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Isolation and characterization of a distinct duck-origin goose parvovirus causing an outbreak of duckling short beak and dwarfism syndrome in China
- Chen, Shilong, Wang, Shao, Cheng, Xiaoxia, Xiao, Shifeng, Zhu, Xiaoli, Lin, Fengqiang, Wu, Nanyang, Wang, Jinxiang, Huang, Meiqing, Zheng, Min, Chen, Shaoying, Yu, Fusong
- Archives of virology 2016 v.161 no.9 pp. 2407-2416
- Anseriform dependoparvovirus 1, allantoic fluid, antigens, beak, cytopathogenicity, ducklings, dwarfing, etiological agents, fibroblasts, flocks, monoclonal antibodies, morbidity, mortality, tongue, viruses, weight loss, China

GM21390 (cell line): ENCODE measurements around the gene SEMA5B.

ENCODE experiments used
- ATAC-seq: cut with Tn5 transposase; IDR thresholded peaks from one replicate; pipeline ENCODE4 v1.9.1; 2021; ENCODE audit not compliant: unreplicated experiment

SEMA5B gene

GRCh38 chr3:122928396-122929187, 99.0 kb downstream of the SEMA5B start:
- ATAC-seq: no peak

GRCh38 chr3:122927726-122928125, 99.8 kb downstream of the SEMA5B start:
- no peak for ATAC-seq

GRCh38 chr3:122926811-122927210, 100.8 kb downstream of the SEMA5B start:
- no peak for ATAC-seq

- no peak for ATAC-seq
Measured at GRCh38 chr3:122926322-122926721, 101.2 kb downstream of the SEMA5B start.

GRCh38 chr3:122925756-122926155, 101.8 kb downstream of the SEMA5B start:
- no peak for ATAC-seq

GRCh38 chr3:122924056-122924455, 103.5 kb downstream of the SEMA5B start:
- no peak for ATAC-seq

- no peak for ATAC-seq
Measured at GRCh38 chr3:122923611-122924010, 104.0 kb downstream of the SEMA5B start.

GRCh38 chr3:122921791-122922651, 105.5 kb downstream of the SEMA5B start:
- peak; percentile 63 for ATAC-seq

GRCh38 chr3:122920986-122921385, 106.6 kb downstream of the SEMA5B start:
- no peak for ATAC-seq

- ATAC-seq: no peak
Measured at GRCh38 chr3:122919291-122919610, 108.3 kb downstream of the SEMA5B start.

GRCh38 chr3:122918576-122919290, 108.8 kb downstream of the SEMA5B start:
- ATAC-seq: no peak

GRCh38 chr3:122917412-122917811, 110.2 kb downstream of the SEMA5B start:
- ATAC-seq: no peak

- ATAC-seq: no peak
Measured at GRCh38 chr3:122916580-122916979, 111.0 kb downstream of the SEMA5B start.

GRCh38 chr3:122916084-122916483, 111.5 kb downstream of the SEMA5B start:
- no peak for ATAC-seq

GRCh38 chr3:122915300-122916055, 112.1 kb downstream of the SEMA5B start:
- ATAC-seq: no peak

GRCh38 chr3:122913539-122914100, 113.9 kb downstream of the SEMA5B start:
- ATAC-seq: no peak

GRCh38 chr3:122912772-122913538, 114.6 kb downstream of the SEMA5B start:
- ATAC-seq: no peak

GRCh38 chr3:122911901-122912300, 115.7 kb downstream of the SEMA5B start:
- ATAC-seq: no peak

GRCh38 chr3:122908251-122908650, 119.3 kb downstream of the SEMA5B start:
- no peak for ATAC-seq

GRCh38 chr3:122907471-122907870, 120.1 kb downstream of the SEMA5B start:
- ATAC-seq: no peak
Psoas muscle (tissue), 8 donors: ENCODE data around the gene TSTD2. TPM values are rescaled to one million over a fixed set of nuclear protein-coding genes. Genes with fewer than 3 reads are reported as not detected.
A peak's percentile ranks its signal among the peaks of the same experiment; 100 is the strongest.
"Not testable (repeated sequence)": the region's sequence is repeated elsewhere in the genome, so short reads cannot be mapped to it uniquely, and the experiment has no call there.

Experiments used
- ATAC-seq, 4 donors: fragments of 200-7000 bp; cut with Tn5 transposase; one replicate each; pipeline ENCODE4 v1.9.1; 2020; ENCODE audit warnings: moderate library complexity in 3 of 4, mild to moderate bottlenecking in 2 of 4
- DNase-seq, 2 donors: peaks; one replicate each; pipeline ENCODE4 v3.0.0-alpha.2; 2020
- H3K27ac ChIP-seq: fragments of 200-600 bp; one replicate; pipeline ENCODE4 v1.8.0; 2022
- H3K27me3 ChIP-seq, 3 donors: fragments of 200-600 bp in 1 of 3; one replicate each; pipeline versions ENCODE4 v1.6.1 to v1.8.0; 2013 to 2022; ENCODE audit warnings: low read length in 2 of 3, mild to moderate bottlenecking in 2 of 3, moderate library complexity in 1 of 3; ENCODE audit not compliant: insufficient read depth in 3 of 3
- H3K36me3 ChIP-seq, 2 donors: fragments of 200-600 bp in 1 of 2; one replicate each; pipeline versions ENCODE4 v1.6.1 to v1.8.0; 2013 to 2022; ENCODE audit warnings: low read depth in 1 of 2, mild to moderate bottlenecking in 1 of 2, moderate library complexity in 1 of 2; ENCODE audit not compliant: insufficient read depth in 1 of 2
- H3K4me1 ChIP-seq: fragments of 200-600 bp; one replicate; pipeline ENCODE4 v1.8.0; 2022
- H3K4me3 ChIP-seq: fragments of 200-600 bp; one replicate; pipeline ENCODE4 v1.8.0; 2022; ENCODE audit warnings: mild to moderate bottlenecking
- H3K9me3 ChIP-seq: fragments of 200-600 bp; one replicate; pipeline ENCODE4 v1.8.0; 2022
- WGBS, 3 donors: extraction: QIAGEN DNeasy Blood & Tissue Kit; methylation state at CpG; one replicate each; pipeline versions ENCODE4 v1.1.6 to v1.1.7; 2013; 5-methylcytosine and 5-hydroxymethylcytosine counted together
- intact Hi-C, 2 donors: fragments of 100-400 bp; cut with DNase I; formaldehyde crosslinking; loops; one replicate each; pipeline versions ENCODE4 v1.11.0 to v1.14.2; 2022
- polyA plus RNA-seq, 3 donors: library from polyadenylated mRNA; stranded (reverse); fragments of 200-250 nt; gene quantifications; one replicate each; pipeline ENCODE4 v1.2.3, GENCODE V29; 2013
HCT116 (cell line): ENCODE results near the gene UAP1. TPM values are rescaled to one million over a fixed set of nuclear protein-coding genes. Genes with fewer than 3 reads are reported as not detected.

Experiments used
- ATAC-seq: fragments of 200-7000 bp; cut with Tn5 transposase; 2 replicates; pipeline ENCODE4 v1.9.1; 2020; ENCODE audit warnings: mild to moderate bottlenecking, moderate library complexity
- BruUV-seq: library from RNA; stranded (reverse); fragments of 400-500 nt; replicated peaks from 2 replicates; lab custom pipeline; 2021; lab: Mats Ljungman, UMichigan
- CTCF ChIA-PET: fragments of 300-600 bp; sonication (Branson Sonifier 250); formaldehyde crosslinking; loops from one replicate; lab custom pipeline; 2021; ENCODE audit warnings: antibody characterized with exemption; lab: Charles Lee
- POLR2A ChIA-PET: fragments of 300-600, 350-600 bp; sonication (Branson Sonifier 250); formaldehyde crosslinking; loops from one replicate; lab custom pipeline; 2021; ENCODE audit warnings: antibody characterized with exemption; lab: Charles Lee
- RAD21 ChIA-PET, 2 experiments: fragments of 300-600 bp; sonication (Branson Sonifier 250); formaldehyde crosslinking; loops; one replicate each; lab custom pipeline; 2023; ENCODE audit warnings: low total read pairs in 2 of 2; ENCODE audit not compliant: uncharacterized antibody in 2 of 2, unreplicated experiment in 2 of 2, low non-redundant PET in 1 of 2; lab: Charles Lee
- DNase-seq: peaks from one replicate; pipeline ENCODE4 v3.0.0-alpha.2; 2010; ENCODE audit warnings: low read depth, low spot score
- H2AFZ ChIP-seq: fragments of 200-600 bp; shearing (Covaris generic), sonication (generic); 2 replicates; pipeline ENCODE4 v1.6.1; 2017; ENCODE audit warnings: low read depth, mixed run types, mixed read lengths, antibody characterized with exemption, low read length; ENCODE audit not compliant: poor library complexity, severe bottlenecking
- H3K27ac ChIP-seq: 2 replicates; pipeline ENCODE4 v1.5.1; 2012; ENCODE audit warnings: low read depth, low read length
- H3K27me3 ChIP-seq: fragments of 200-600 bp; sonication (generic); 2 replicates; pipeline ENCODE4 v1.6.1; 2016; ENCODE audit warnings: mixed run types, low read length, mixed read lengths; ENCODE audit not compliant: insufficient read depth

- Many mule duck and Cherry Valley duck flocks in different duck-producing regions of China have shown signs of an apparently new disease designated “short beak and dwarfism syndrome” (SBDS) since 2015. The disease is characterized by dyspraxia, weight loss, a protruding tongue, and high morbidity and low mortality rates. In order to characterize the etiological agent, a virus designated SBDSV M15 was isolated from allantoic fluid of dead embryos following serial passage in duck embryos. This virus causes a cytopathic effect in duck embryo fibroblast (DEF) cells. Using monoclonal antibody diagnostic assays, the SBDSV M15 isolate was positive for the antigen of goose parvovirus but not Muscovy duck parvovirus. A 348-bp (2604-2951) VP1gene fragment was amplified, and its sequence indicated that the virus was most closely related to a Hungarian GPV strain that was also isolated from mule ducks with SBDS disease. A similar disease was reproduced by inoculating birds with SBDSV M15. Together, these data indicate that SBDSV M15 is a GPV-related parvovirus causing SBDS disease and that it is divergent from classical GPV isolates.